Prisoners forced to work on the White Sea – Baltic Sea Canal, 1932 – image via Wikimedia Commons

In 1931, the Soviet Union put 126,000 gulag inmates to work on the White Sea – Baltic Sea Canal, a ship canal running through Russia from the White Sea in the Arctic Ocean to the Baltic Sea in St. Petersburg. The 141-mile route was hailed as a success for its quick construction, completed four months ahead of schedule using almost entirely manual labor, though it ultimately wasn’t as deep as originally planned due to cost issues. Though prison labor projects weren’t usually publicized, the White Sea project was an exception, with the Soviet Union boasting about how the “class enemies” (political prisoners) rehabilitated themselves in the process. Prisoners who were able to complete their work the fastest were rewarded with food. Needless to say, conditions were rough, and though it’s unclear exactly how many died, estimates generally run around 25,000.

Clearly, well-built infrastructure is a crucial component of the modern world. But if we can learn anything from the mistakes humans have made throughout history, perhaps we should keep in mind just how much we’ve sacrificed to reach this point and how much thought we should put into the impact of each and every project, from design to demolition and beyond.

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Miniature Calendar: Micro-City Scenes Made Daily from Household Objects

[ By WebUrbanist in Art & Photography & Video. ]

It takes just one artist to raise this annual micro-village, putting out a fresh scene daily featuring miniature people going about their everyday lives, navigating repurposed objects designed for different purposes at larger scales.

The new Miniature Calendar by Tastuya Tanaka is the latest in a series of 7, each one featuring 365 snapshots of lives lived small. The figures are often framed by items that are easy to recognize and yet also simple to reimagine in context.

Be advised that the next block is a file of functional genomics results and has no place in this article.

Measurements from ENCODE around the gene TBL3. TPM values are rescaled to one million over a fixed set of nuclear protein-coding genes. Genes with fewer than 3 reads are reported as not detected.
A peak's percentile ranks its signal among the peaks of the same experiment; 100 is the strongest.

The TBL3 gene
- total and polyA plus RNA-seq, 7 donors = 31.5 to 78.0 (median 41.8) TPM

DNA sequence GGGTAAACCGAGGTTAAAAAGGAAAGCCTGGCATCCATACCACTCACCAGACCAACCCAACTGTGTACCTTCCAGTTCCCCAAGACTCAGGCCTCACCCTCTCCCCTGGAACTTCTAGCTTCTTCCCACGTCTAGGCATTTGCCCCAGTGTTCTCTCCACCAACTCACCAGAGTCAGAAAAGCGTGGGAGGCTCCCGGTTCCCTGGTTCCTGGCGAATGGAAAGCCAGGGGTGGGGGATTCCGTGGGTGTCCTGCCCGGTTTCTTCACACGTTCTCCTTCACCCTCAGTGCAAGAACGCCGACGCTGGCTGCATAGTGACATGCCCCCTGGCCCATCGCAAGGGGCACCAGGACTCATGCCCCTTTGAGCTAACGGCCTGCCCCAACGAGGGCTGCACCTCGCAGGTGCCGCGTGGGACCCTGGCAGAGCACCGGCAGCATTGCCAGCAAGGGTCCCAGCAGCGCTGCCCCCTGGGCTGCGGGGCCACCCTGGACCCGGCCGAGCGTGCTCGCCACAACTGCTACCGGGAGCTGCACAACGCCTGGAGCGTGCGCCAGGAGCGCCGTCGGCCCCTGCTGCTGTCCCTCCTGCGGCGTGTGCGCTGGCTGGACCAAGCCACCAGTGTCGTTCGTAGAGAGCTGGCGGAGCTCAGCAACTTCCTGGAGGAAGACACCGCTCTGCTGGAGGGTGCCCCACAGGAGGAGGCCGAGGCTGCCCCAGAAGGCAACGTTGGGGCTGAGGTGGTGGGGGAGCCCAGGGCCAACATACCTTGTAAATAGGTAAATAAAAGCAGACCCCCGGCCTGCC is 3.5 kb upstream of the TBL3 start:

The little humans populating each scene can be seen riding camels over sand dunes, diving between the spirals of a notebook, scaling toothpick architectural towers, strolling down bustling streets with neon sticky note signage and more.

Notebooks, sticky notes, thin plastic sheets and other items found at any art store make up the backdrops for these shots. These are, in turn, turned into books, postcards and calendars by the artist.

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Large-Scale Light Art Comes to Life in Amsterdam for Annual Festival

[ By SA Rogers in Art & Installation & Sound. ]

Every winter, visitors and residents alike get to see Amsterdam in a whole new light – literally – as large-scale light art installations add an extra layer of vibrance to the city. For the seventh annual edition, the Amsterdam Light Festival chose the theme “The Medium is the Message,” a modern-day evaluation of the famous phrase coined by Canadian scientist Marshall McLuhan. The role light plays in conveying a message glows in the foreground with Amsterdam as the stage, each work interacting with its setting.

PARABOLIC LIGHTCLOUD by amigo & amigo
SPIDER ON THE BRIDGE by Groupe LAPS
MR. J.J. VAN DER VELDEBRUG by Peter Vink
WAITING… by Frank Foole

The festival asks artists to consider what kinds of messages light transmits in an era of technology, new media and “fake news.” Can light maintain its objectivity? How does it communicate in a way that other mediums simply can’t share? 29 works of art present their own answers to these questions, illuminated each day between 5pm and 11pm. The festival kicked off on November 29th, 2018 and will run through January 20th, 2019.

ACTION>REACTION 2.0 by Sjimmie Veenhuis
STRANGERS IN THE LIGHT by Victor Engbers & Ina Smits
TWO LAMPS by Jeroen Henneman
LIGHT A WISH by OGE Group

Among the most dynamic works is ‘Light a Wish’ by OGE group, which dangles rotating dandelions over the city’s canal.

“The enlarged, fuzzy seeds – of which there are 20 in total and measure 2 metres in height – dangle carefully above the canal and glow in a way that makes it look as though they are breathing. With ‘Light a Wish’ the artists visualise the good intentions that we quietly release and (hopefully) encounter again in the future. In this way the illuminated dandelion puffballs are carriers of our deepest desires and dreams.”

“In the old days, blowing dandelion seeds into the air was also done as a superstitious act: the number of seeds that remained signified the number of years you had to wait to get married, how many children you would have with your loved one, or how many years you still had to live. But before we can take a look in the future, we have to wait a little longer for spring.”

AFTEREAL by Yasuhiro Chida
ALL THE LIGHT YOU SEE by Alicia Eggert
CONTINUUM by Sebastian Kite
DESIRE by UxU Studio

If you’re a light artist interested in seeing your own work splashed across Amsterdam, the festival is already calling for concepts for the 2019-2020 season – check it out at the Amsterdam Light Festival website.

Photography by Janus van den Eijnden